On Thanksgiving Day, American families gathered together all across this great and diverse nation to share a meal and give tribute to the One who ultimately provided it. That is simply what we do on this day.
Like other American families, my family has our own Thanksgiving traditions. They are, however, what you might call non-traditional traditions. For more than 30 years, we have celebrated in a unique and personal style in setting, food, and dress.
When asked by strangers how my family celebrates Thanksgiving, I often struggle for words to explain what it is that we actually do. My story is generally met with amusement: “What! No turkey, no dressing, no cranberry sauce!”
It is true nonetheless. Five generations of non-traditionalists converge on the side of a mountain at a deer-hunters cabin in the pine-covered mountains of Southeast Oklahoma. We arrive on ATVs, Jeeps, and 4-wheel drive vehicles to share in the family fun on this day. We come decked out in camouflage and denim, and everyone who can grow a beard has one. The cabin’s open fireplace assures that everyone and everything will soon smell of smoke.
The food menu hasn’t changed in 33 years—venison, wild turkey, mashed potatoes, beans and cornbread—cooked by the hunters who have camped there for the entire week of deer season. Over the years the menu has grown to include a few traditional side items brought by those who don’t appreciate the non-traditional cuisine (like me); but regardless of what tops the home-built table covered with an orange Oklahoma State University Pistol Pete tablecloth, no one leaves hungry.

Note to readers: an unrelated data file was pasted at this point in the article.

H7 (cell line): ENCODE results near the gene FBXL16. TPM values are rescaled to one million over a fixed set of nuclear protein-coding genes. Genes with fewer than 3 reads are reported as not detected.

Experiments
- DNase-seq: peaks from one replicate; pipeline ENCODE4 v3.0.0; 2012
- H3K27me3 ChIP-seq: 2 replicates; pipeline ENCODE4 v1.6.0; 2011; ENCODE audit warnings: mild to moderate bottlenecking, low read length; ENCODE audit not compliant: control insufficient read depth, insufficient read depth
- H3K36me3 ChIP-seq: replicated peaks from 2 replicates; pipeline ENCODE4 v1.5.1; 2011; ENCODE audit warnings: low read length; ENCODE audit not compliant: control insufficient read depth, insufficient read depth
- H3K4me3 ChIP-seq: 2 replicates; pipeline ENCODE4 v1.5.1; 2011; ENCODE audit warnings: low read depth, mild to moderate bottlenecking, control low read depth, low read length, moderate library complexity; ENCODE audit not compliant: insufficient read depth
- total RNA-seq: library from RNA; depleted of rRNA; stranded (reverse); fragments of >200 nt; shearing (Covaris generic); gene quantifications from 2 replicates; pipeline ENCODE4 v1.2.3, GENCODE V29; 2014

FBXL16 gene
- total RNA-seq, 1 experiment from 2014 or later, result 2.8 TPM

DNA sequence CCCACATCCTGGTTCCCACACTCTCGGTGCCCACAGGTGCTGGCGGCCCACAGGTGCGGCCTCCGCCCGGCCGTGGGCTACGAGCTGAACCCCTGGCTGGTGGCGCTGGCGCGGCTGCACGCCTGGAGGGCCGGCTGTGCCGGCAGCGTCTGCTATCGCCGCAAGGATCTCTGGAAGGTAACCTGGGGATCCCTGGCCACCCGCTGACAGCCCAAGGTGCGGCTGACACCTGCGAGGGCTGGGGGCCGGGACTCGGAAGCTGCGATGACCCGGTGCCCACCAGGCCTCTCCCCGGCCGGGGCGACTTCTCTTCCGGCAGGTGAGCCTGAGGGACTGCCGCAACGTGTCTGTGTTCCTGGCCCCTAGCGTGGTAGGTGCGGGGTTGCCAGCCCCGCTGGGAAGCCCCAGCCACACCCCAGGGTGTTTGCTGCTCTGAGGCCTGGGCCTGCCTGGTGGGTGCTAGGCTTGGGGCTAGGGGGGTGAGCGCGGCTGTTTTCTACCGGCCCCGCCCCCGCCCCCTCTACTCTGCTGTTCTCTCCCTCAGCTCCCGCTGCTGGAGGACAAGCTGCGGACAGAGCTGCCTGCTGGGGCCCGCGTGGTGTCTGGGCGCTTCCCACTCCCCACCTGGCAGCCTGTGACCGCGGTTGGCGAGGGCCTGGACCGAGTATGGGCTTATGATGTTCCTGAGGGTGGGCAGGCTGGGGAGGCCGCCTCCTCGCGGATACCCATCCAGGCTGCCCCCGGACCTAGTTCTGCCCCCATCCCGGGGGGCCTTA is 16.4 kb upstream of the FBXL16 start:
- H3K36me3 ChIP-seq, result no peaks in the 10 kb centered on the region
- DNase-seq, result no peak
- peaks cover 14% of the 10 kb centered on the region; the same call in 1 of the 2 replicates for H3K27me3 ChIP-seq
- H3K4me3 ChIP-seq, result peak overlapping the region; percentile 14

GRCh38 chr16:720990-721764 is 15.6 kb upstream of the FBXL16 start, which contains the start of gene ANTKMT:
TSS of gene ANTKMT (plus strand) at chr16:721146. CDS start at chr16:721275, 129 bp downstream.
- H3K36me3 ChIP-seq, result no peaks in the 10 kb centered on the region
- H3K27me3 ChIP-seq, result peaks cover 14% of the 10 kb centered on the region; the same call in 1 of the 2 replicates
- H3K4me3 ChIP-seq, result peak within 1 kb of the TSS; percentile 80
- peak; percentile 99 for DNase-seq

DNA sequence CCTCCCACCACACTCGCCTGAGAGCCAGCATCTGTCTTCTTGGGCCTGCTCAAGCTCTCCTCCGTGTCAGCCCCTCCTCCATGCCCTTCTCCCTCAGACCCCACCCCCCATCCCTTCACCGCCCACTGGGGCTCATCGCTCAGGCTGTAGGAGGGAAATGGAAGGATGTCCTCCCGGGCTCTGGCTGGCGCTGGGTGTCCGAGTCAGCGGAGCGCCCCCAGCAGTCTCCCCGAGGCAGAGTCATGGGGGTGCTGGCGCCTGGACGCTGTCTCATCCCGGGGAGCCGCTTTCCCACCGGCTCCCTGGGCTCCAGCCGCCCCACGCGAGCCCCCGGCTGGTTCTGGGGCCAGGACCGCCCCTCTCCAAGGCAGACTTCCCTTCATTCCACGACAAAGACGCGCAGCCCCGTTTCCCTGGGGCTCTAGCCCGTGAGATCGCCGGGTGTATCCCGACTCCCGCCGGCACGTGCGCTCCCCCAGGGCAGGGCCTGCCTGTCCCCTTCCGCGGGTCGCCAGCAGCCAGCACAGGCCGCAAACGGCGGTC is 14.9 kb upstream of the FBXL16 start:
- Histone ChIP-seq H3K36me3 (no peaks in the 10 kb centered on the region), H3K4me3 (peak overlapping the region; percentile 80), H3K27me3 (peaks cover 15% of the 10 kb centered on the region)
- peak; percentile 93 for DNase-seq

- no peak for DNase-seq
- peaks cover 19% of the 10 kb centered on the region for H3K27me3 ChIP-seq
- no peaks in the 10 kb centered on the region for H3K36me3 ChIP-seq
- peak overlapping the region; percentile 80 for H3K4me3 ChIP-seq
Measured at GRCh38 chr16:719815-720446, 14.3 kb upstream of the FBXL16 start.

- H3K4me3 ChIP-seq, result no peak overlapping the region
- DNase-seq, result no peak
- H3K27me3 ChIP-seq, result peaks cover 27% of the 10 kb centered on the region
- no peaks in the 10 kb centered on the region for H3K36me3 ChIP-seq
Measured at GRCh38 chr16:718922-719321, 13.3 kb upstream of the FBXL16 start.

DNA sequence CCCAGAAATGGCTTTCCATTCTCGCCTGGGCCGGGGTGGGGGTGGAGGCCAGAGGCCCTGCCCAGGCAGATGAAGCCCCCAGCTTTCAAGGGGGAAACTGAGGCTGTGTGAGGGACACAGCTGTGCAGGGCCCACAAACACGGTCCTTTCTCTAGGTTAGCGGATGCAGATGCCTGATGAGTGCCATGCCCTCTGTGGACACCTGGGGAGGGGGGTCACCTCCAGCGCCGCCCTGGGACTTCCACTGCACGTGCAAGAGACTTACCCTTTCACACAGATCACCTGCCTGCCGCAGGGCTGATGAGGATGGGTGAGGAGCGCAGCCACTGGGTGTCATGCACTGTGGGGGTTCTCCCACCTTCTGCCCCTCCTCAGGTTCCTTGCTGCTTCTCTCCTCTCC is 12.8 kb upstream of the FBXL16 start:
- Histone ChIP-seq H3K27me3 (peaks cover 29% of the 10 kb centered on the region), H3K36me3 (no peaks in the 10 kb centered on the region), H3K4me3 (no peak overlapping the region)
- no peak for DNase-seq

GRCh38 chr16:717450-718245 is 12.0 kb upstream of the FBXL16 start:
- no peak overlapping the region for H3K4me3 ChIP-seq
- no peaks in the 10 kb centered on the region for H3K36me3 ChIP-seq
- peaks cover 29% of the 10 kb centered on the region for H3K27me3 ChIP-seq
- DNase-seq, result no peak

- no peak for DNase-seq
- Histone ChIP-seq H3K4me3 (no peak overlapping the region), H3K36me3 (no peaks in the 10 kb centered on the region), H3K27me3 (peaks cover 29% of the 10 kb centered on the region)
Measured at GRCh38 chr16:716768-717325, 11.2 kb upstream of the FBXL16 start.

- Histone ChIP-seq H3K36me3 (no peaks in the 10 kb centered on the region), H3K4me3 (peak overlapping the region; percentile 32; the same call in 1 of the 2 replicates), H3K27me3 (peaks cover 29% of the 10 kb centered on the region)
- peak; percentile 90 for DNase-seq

When my pastor-son was asked to bless the food, an immediate hush fell across the room. Whether it was kids running to and fro, age-old stories being told and retold, or last minute efforts to put the food on the table, it all ceased for the Thanksgiving prayer. I won’t soon forget my son’s words—they were a testimony of who we are.
In his prayer, my son gave thanks to God for all who had gathered there and for His many blessings to our family during the year. Then he said, “I thank You that someone in this family made the decision many years ago to live godly….” He finished his prayer, but my mind lingered long on the thought, “made the decision to live godly.”
This family was truly blessed to have godly grandparents who blazed the trail before us. They have long departed to heaven, and through the years other family members have joined them there as well. Yet every Thanksgiving, we meet once again to cherish those we can still hug, lavish love on the newest among us, and to remember those who left us this godly heritage.
So what does “live godly” mean anyway? Oh, don’t get me wrong—we are not a perfect family—by any stretch of the imagination. We have our faults, our failures, our sins, and our wounds. Being godly doesn’t mean that we haven’t sinned; it means that we know the Savior who takes away the sin of the world.1 It doesn’t mean that we haven’t made mistakes; it means that we trust in the blood of the Lamb that washes white as snow.2
Deciding to live godly simply means choosing to be like God—
We choose to extend grace to undeserving people, because God extended grace to us when we were undeserving.
We choose to forgive those who have hurt us, because God forgave us when we were guilty of hurting others.
We choose to love the unlovable in the world, because God loved us when we were unlovely.
Perfect people—not by a long shot! But we are people who live by our faith in the God who forgives,3 whose mercies are new every morning,4 and who has promised to take us to heaven when we die.5
At the end of the day, a group of full and happy family members who smelled of smoke gathered into a huddle for the annual photo shoot. There we stood—five generations of imperfect godly people enjoying our non-traditional Thanksgiving traditions. ~Janie Kellogg
1John 1:29; 2Isaiah 1:18; 31 John 1:9; 4Lamentations 3:23; 5John 14:2-3